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Post details: Some good news from Europe
06:15:34 pm, by Tom, 699 words, 2770 views
Some good news from Europe
As many of you will no doubt be aware the EU is in the process of updating Directive 86/609, the directive that covers the "laws, regulations and administrative provisions of the Member States regarding the protection of animals used for experimental and other scientific purposes". The proposals for the revision of Directive 86/609 that were adopted by the EU commission in November last year contained many welcome improvements on the previous rules, and would bring the regulation of animal research in the rest of the EU up to the high standards that we are used to in the UK.
However a few of the proposed changes led to widespread fears among European scientists that huge additional bureaucratic burdens would be placed on those undertaking animal research, often with little or no animal welfare gains. Scientists were also concerned that the proposal to limit research on monkeys and other non-human primates to projects that focus on the “avoidance, prevention, diagnosis or treatment of life-threatening or debilitating clinical conditions in human beings”, a restriction that would stop EU scientists from undertaking research on the basic function of the nervous system, even though such research greatly improves our understanding of the biology of many terrible diseases. In the UK a coalition of nine scientific organizations that together represent the overwhelming majority of medical researchers published a Declaration of concern to highlight the particular items that they felt should be changed or removed. The nine organizations included charities that fund vital research into diseases such as muscular dystrophy and Alzheimer's disease.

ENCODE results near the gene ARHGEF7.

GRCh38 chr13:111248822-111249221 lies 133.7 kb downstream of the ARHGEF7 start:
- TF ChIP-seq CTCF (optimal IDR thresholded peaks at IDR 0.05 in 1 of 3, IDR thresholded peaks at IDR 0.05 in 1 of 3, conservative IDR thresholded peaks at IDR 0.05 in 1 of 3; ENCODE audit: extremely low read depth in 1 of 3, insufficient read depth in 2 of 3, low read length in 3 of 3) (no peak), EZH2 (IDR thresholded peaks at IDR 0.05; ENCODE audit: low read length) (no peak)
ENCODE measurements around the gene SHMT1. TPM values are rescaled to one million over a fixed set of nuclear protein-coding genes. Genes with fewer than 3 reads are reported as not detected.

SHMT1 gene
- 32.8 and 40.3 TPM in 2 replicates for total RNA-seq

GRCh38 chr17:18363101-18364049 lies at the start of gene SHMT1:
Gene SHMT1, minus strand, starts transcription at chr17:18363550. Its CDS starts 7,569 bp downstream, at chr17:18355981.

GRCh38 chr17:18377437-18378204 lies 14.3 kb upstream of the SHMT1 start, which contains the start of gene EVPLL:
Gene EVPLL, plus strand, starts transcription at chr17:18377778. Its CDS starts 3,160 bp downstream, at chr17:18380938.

Fortunately on Tuesday the EU parliament's Agriculture committee, which was tasked with producing a report on proposed revisions and suggesting ammendments, listened to scientific community (including several Pro-Test members who submitted evidence and talked with MEPs) and addressed most of their concerns in its report. While they supported higher standards for animal welfare and the need for animal studies to undergo compulsory ethical assessment, they rejected some of the revisions proposed by the EU commission that would have pointlessly increased the bureaucracy associated with animal research and in particular rejected "...the idea that tests using non-human primates should be restricted to "life-threatening or debilitating" conditions, as this would seriously hinder research into some forms of cancer, multiple sclerosis and Alzheimer's disease".
As it happens science writer Ed Yong has just reposted a 2007 post on his "Not exactly rocket science" blog that illustrated just how useful research that does not address "life-threatening or debilitating" conditionsis to neuroscience. In a study published in Nature Tianming Yang and Michael Shadlen from the University of Washington measured the activity of individual nerves in Rhesus macaque monkeys in order to determine how the pattern of nerve cell activity in an area of the brain known as the lateral intraparietal area (LIP) changed as the monkeys learned to base their decisions about which of two targets to choose for a reward on the combined probabilities indicated by four shapes, each associated to a varying degree with one target or the other. The ability to calculate probablity is strongly associated with decision making and unltimately reasoning this study which gave a new insight into how nerve cells in the brain's control centres, such as the LIP, extract probabilistic information from a set of symbols and to combine this information over time in order to help later decision making. Their results also provided the first solid experimental evidence to support role of the log likelihood ratio, a statistical test for making a decision between two hypotheses, as the common currency with which the brain constructs an informed guess between two options, an important discovery that will aid future research into how we make decisions.
While the report published by the agriculture committee represents an important victory for science the future of animal research in the EU is the by no means assured, and scientists and supporters of medical research must continue to argue their case and lobby their MEPs as the revisions to Directive 86/609 go before the full EU parliament. We will soon suggest ways in which you can help us in this effort, so keep an eye on Pro-Test news and be ready to stand up for science!
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